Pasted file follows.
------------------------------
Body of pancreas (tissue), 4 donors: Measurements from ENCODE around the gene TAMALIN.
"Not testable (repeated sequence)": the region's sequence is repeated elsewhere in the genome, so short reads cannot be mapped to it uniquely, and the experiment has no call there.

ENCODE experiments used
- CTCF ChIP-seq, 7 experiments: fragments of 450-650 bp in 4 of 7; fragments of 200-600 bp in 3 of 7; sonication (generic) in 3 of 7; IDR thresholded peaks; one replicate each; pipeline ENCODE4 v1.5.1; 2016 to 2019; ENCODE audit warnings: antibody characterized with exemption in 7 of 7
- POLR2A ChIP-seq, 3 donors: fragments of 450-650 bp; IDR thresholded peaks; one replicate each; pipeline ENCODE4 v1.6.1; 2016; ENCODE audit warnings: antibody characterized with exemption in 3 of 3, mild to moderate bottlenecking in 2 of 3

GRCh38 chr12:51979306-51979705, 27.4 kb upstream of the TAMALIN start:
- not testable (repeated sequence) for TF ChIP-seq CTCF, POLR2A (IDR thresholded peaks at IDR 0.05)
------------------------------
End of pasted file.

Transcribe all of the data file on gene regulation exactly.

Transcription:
Body of pancreas (tissue), 4 donors: Measurements from ENCODE around the gene TAMALIN.
"Not testable (repeated sequence)": the region's sequence is repeated elsewhere in the genome, so short reads cannot be mapped to it uniquely, and the experiment has no call there.

ENCODE experiments used
- CTCF ChIP-seq, 7 experiments: fragments of 450-650 bp in 4 of 7; fragments of 200-600 bp in 3 of 7; sonication (generic) in 3 of 7; IDR thresholded peaks; one replicate each; pipeline ENCODE4 v1.5.1; 2016 to 2019; ENCODE audit warnings: antibody characterized with exemption in 7 of 7
- POLR2A ChIP-seq, 3 donors: fragments of 450-650 bp; IDR thresholded peaks; one replicate each; pipeline ENCODE4 v1.6.1; 2016; ENCODE audit warnings: antibody characterized with exemption in 3 of 3, mild to moderate bottlenecking in 2 of 3

GRCh38 chr12:51979306-51979705, 27.4 kb upstream of the TAMALIN start:
- not testable (repeated sequence) for TF ChIP-seq CTCF, POLR2A (IDR thresholded peaks at IDR 0.05)